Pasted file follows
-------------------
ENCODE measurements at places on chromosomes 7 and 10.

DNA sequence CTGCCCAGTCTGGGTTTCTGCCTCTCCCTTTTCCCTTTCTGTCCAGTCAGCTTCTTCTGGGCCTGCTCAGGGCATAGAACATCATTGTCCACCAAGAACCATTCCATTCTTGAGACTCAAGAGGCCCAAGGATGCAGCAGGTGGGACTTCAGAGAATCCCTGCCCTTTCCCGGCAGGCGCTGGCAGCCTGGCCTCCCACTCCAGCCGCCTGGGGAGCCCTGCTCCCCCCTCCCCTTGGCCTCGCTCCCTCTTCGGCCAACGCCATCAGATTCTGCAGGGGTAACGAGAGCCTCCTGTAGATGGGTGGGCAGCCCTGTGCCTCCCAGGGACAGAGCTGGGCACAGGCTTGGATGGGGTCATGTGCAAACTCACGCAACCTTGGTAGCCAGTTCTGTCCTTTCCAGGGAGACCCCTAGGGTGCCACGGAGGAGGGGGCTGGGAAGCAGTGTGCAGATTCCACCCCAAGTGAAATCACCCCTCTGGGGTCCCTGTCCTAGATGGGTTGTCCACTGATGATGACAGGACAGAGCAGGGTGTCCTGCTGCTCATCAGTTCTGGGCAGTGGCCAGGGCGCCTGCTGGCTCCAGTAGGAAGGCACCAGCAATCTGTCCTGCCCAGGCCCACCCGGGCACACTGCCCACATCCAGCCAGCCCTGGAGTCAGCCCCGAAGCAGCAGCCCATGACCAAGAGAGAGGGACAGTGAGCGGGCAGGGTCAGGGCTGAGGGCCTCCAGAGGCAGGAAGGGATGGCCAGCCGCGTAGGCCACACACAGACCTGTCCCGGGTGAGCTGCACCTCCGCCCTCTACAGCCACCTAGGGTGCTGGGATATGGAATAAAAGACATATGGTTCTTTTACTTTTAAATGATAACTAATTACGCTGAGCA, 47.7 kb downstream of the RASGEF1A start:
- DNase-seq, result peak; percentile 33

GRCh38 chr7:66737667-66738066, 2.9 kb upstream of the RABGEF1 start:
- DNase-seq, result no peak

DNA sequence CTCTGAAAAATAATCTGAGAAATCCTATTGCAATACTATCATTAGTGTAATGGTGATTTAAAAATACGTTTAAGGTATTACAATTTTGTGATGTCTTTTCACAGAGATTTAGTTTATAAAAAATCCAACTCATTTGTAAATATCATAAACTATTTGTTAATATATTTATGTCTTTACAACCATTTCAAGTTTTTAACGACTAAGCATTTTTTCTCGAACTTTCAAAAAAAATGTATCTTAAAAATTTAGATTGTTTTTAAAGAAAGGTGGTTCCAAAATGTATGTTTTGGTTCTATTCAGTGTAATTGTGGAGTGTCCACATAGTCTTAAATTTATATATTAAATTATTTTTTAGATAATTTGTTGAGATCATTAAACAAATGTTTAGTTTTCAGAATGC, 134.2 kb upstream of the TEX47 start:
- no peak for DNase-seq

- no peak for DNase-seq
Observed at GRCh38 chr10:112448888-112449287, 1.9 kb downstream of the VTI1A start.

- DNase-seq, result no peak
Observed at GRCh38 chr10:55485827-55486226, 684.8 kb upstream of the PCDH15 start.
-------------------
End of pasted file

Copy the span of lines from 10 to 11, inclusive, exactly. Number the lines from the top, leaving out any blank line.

- DNase-seq, result no peak
Observed at GRCh38 chr10:55485827-55486226, 684.8 kb upstream of the PCDH15 start.